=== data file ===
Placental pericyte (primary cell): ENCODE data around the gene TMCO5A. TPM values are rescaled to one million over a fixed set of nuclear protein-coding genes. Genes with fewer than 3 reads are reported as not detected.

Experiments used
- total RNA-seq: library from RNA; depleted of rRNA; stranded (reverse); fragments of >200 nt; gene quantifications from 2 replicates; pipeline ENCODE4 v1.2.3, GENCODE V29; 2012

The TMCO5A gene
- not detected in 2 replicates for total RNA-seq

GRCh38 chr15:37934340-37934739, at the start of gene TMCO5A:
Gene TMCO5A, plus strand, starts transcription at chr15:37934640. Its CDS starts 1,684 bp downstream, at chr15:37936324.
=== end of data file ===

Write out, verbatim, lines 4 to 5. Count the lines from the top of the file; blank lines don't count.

The TMCO5A gene
- not detected in 2 replicates for total RNA-seq